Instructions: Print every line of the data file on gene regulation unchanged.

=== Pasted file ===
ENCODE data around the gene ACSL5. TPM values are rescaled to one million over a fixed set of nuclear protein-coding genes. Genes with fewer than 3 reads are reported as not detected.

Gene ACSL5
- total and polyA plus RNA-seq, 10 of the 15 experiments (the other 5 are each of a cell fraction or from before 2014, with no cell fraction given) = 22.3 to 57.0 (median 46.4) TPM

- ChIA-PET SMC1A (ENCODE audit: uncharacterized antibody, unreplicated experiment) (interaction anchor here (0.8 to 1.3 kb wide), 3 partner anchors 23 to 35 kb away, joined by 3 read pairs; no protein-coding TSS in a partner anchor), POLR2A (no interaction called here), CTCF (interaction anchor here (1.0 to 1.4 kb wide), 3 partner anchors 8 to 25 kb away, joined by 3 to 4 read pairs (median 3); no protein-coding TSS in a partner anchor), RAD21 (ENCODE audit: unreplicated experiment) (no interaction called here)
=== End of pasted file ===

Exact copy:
ENCODE data around the gene ACSL5. TPM values are rescaled to one million over a fixed set of nuclear protein-coding genes. Genes with fewer than 3 reads are reported as not detected.

Gene ACSL5
- total and polyA plus RNA-seq, 10 of the 15 experiments (the other 5 are each of a cell fraction or from before 2014, with no cell fraction given) = 22.3 to 57.0 (median 46.4) TPM

- ChIA-PET SMC1A (ENCODE audit: uncharacterized antibody, unreplicated experiment) (interaction anchor here (0.8 to 1.3 kb wide), 3 partner anchors 23 to 35 kb away, joined by 3 read pairs; no protein-coding TSS in a partner anchor), POLR2A (no interaction called here), CTCF (interaction anchor here (1.0 to 1.4 kb wide), 3 partner anchors 8 to 25 kb away, joined by 3 to 4 read pairs (median 3); no protein-coding TSS in a partner anchor), RAD21 (ENCODE audit: unreplicated experiment) (no interaction called here)